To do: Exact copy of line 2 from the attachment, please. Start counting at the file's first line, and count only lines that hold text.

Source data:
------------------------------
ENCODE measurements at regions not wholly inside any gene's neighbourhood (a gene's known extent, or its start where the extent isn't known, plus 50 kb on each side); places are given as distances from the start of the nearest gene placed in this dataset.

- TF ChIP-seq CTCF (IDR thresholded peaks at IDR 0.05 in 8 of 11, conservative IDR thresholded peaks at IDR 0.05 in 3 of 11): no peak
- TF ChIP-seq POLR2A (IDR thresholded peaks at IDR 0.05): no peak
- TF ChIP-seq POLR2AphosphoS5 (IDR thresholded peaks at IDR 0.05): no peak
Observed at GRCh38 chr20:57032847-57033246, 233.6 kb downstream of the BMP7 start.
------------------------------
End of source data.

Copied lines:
- TF ChIP-seq CTCF (IDR thresholded peaks at IDR 0.05 in 8 of 11, conservative IDR thresholded peaks at IDR 0.05 in 3 of 11): no peak